I live in the northeast where weather  makes you its bitch for a few months. It’s more commonly referred to as, “winter.” It does what it wants, when it wants, regardless of your plans. It’s a time where weather-based complaining reaches record highs, with phrases like: “I’m over winter already.” Or “I can’t stand cold weather!”  I could fill a few pages with Facebook posts alone, but you get the idea.

You were thinking about flying somewhere warm? Not so fast.

You were thinking about flying somewhere warm? Not so fast, my friend.

Having spent the previous year in the near perfect climate of Southern California, I experienced a phenomenon I’ve since dubbed “Weather Guilt.”

Winter in Southern California. Poison to your frozen eyes.

Winter in Southern California. Poison to your frozen eyes.

It’s the feeling of overwhelming guilt felt when not taking advantage of a nice day by staying inside working, playing video games, or watching whole seasons of some show on Netflix. Most of the country finds these beautiful days where it’s not blisteringly cold, rainy, or oppressively humid hard to come by so we cherish them. In San Diego, I saw maybe 20 days in a whole year where it wasn’t gorgeous out and so I was always finding ways to be outside. Sounds wonderful right? Kind of.

Snow, a perfect reason to forsake all productive enterprises.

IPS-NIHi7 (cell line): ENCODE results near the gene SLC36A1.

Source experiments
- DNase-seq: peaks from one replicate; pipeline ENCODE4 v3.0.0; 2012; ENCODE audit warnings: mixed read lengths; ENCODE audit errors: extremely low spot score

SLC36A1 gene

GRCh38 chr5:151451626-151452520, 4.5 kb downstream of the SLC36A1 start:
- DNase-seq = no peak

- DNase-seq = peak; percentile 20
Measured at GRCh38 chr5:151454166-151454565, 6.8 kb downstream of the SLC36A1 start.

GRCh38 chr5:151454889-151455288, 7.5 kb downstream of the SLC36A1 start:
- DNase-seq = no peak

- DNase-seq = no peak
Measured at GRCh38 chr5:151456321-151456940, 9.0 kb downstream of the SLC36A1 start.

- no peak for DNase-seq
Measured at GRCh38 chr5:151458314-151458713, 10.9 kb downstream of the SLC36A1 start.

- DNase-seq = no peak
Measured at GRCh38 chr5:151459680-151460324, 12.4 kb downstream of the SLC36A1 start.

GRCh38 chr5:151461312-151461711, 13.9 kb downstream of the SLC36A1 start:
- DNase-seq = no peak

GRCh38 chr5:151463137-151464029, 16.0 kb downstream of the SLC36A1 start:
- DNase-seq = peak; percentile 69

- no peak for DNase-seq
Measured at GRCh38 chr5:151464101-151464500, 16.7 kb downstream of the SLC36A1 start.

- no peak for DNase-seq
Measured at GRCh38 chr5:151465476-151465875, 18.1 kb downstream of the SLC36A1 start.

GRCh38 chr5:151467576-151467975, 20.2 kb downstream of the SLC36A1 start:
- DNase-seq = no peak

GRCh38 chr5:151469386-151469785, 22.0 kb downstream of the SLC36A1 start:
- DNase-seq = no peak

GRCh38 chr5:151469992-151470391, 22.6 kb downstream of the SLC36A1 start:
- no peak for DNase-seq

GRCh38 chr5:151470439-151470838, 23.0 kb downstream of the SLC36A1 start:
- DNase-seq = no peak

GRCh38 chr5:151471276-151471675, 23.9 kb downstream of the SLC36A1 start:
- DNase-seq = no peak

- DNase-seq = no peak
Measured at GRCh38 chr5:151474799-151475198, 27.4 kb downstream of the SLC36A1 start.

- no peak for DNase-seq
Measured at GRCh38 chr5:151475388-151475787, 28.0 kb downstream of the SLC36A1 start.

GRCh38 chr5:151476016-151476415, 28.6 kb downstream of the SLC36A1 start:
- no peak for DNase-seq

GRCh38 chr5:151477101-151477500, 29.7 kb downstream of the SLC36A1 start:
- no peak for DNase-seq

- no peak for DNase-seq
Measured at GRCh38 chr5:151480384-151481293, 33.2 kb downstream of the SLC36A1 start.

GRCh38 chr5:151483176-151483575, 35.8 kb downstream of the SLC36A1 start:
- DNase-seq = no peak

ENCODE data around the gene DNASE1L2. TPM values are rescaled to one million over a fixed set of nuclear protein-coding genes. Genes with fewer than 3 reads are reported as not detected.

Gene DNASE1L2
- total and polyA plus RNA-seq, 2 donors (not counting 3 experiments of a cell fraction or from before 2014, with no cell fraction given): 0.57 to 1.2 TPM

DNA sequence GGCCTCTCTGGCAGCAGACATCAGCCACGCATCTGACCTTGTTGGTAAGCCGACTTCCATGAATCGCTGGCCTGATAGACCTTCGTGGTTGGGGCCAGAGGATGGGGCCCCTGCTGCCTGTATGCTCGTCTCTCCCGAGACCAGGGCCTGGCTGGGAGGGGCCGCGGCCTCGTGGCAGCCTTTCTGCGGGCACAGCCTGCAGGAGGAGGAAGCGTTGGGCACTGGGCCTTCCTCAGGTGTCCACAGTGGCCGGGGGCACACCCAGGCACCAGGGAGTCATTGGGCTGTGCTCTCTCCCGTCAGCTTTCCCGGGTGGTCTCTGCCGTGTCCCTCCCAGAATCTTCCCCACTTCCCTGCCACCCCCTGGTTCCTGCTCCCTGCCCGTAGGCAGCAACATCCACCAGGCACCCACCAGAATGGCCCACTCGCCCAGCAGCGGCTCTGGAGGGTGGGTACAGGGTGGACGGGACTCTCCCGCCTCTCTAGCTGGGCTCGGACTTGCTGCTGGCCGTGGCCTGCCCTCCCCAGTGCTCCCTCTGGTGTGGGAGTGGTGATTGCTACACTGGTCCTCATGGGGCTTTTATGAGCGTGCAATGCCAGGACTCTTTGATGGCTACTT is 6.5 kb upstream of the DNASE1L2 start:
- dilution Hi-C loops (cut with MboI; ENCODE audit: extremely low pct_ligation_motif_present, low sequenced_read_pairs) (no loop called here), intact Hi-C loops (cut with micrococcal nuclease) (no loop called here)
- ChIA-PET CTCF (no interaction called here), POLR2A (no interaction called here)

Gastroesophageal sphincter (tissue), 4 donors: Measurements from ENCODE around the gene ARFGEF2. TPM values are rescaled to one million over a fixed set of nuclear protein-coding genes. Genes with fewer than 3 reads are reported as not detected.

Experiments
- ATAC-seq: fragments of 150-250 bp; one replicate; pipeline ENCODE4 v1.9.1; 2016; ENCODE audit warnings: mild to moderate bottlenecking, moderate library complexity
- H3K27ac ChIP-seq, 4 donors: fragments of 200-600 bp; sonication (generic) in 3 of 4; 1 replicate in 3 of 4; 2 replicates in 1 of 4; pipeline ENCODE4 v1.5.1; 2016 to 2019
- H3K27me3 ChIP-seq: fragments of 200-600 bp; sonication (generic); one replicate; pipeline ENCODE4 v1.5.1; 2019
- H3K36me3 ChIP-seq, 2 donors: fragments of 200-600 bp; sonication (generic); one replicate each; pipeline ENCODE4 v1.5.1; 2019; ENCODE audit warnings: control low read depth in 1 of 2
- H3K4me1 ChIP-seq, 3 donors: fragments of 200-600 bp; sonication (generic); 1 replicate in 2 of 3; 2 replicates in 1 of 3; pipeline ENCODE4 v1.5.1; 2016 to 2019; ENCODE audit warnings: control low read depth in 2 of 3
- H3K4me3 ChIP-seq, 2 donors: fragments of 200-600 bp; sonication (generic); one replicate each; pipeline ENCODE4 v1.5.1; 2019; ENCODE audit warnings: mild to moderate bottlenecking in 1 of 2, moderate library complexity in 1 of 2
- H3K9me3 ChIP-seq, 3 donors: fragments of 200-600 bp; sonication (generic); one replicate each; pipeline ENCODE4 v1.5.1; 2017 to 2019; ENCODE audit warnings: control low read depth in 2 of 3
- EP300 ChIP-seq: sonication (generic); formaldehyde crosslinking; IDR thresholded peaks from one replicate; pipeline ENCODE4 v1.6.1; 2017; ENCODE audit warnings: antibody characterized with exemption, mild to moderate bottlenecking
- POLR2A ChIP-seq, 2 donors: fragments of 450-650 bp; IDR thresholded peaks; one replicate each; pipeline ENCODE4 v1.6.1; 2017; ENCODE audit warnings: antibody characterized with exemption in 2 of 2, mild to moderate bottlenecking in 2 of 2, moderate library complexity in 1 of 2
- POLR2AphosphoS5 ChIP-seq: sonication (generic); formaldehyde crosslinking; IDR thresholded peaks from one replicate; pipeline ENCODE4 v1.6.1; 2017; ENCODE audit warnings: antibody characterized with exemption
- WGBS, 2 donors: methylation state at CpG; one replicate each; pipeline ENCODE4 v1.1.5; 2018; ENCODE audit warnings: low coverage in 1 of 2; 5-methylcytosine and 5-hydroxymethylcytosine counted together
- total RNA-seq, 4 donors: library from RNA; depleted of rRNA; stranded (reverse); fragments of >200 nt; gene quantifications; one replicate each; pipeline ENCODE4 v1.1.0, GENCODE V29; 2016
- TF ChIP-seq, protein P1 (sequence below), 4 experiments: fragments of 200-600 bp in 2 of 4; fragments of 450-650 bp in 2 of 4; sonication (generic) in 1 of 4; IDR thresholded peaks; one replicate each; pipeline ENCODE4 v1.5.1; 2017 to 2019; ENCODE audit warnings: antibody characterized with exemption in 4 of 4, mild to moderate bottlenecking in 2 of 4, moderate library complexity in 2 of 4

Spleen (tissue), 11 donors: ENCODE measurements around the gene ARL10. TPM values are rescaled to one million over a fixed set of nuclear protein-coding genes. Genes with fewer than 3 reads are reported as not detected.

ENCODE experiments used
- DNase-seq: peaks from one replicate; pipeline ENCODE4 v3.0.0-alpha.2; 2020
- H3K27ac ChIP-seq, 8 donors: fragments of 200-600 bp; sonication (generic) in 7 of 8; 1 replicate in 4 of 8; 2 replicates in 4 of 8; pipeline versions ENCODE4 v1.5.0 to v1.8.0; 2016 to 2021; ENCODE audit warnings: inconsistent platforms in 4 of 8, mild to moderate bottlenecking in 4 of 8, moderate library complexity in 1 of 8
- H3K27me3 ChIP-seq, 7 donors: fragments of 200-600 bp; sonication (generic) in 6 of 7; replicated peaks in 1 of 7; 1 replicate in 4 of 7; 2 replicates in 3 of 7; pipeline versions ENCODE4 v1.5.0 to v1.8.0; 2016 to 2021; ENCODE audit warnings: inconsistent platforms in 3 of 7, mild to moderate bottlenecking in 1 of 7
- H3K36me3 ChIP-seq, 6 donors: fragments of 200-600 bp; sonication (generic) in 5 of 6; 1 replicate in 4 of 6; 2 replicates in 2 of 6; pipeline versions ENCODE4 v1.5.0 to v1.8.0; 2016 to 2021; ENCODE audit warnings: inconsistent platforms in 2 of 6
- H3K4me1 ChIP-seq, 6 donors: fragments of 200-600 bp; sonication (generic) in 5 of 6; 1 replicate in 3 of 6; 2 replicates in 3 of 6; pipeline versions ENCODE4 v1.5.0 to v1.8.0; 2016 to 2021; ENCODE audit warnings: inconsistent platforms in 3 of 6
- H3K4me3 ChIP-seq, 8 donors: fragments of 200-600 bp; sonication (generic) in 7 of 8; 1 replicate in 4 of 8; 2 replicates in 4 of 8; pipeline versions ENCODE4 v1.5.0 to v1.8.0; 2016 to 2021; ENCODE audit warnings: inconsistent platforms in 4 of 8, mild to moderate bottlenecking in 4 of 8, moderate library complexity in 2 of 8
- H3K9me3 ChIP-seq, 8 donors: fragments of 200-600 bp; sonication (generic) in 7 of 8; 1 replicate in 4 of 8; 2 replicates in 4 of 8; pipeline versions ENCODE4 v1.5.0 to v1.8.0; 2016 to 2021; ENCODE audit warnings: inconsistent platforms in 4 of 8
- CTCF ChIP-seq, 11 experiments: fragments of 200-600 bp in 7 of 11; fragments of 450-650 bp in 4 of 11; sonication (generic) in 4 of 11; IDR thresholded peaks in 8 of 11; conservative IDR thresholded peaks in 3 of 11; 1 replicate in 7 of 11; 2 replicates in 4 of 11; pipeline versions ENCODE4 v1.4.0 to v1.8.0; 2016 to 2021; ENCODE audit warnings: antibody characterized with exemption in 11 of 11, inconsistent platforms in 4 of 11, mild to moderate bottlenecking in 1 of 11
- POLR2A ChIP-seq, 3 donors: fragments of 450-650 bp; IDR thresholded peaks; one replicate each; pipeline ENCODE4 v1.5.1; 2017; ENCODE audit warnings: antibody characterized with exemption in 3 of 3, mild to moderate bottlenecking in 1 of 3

Snow, a perfect reason to forsake all productive enterprises.

After countless months of beautiful weather, I yearned for a day of inclement weather where I could sit around and watch TV or play video games free of guilt. That’s right. I felt guilty about lying around all day watching football– which is my God-given right as an American, so I shouldn’t have to feel bad about it.

Your team is nothing without you screaming at them from the comfort of your own home.

Your team is nothing without you screaming at them from the comfort of your own home.

Then it hit me. Winter is such a necessary part of our lives and as much as we complain about it, it’s something we all secretly love, and crave, like black licorice or reality TV. It allows us a huge chunk of guilt-free vegging.

It’s 20 degrees out with freezing rain? Snuggle up to 15 episodes of Downton Abbey in a row.  It gets dark at 4 pm? That new PS4 won’t play itself.

That's about the only thing it doesn't do.

That’s about the only thing it doesn’t do. (Not an advertisement, just an observation)

We need this stretch of laziness to make us appreciate outdoor activities like drinking at the beach or drinking at outdoor bars, and ya know, maybe hiking or something. It prepares us for spring and summer where we feel bad about staying inside so we go outside and find things to take pictures of as proof.

Nothing like enjoying nature to its Instagrammed fullest.

Nothing like enjoying nature to its Instagrammed fullest.

So go ahead and continue dumping on winter and its nasty weather, but know that deep down we cherish that weather for allowing us to relax on our couches all weekend for 3 months straight. (5 months if you live in the Midwest or New England)

I know that I’ve gained a great appreciation for winter over the past year – especially because without it you probably wouldn’t have been bored enough to read this. So I thank you winter.

Stay warm out there, folks.

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